Saturday, April 30, 2016

Make it with Gesso

Apple Branch, Watercolor on Gessoed Watercolor Paper, 15"x11", NFS
This painting was also created during my workshop with Mark Mehaffey. It was painted using watercolor on gessoed watercolor paper. The idea was to create an interim surface before attempting Yupo so this painting was actually done before the Yupo pieces I posted in the last several days. When doing this piece, I made the mistake of using staining pigments to create the background color. That means I didn't get a complete lift when I went in to create the shapes for the apple branch. I decided to use that to create "ghost" branches and leaves, then used gouache to pop the foreground elements. I think it worked pretty well.

Friday, April 29, 2016

Playing with Yupo #3

Untitled, Watercolor and Gouache on Yupo, 13"x20", NFS
Yet another piece from my workshop with Mark Mehaffey. Although unfinished, the objective in this painting is to use representational shapes along with the non-representational patterns and colors we started with. The method involves creating an overall pattern of shapes, stamping, patterns, and colors, then using gouache to define representational shapes - this works best if the shapes read as silhouettes. I started with three pears but decided I really didn't like two of them - I ended up with just one pear that I really like. Now I have to figure out how to finish it. I suspect the solution will jump out at me at some point - they say patience is a virtue.

One thing I did learn (it took a couple of repetitions to sink in) was to go one step at a time. I'm one of those people that plans 12 steps ahead. With a painting, that is a recipe for either a disaster or barring that, a boring painting. After every step, especially as you make changes to a mostly done painting, it is important to evaluate the effect of the change before making another one. Quite often, if I want to evaluate a change that will be irreversible, I will photograph the painting, print it out on card stock, and try out the changes on the print. That way I can try several different options to see which is the best before I apply paint to my work in progress.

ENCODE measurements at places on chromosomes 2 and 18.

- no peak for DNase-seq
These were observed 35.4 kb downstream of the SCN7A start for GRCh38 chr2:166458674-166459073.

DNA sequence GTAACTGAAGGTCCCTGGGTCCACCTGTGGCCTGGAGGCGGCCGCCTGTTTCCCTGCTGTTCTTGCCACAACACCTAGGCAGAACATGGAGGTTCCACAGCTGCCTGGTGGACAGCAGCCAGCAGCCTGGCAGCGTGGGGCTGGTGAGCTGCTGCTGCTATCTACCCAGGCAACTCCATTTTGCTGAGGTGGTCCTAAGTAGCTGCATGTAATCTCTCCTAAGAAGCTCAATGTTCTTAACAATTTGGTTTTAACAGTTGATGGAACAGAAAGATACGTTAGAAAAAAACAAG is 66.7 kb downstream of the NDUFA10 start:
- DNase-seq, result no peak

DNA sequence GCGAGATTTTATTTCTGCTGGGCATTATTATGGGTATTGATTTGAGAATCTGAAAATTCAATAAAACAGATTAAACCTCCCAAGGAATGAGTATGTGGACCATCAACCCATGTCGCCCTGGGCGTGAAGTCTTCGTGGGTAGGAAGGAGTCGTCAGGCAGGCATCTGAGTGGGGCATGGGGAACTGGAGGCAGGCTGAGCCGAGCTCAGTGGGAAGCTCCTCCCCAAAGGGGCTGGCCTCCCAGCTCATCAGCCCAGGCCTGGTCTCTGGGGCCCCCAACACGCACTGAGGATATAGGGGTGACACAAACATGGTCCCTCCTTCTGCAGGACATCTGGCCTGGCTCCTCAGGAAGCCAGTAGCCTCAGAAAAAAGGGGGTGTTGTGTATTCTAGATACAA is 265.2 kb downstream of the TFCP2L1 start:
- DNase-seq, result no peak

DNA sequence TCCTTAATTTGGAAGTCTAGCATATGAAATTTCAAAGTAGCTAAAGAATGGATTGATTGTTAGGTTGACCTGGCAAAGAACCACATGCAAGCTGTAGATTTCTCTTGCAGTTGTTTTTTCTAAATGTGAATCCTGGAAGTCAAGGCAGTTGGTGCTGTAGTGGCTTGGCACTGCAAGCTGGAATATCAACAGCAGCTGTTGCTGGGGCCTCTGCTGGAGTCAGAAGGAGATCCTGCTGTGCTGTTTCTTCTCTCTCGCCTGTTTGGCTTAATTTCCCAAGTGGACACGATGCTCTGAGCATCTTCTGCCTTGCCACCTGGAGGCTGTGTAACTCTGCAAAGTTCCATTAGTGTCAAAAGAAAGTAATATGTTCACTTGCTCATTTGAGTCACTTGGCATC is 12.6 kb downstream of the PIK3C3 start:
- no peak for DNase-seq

Thursday, April 28, 2016

Playing with Yupo #2

Untitled Abstract #2, Watercolor and Gouache on Yupo, 26"x20", NFS
Another piece from my workshop with Mark Mehaffey. This piece started out just as busy as the last one, but in this case, I decided to cover most of it up, creating a place to rest the eyes while allowing the boldness of the selected area to stand out. This technique was introduced to us after we had spent several days trying to find some way to tame the chaos we had created in our paintings. It's hard to see in this photo, but I used some watercolor crayons to add calligraphic lines around the large shape and the lower red rectangle. I immediately loved the power that this kind of composition projects - I plan to experiment heavily with this to see how best to use it in my work.

Wednesday, April 27, 2016

Playing with Yupo #1

Untitled Abstract, Watercolor and Gouache on Yupo, 20"x26", NFS
I am just back from an extended trip to the southern states, one week of which was spent at the Kanuga Watermedia Workshops in Hendersonville, NC. I took a workshop with Mark Mehaffey which was amazing. I would definitely recommend him to anyone interested in learning to paint on Yupo, particularly if you are interested in experimenting with abstraction.

This is one of the paintings I made while at the workshop. We were experimenting with stamping and lifting watercolor paint and using gouache to add quiet and/or opaque passages to a painting. In this case, the result is very busy - basically everything you can put in is here.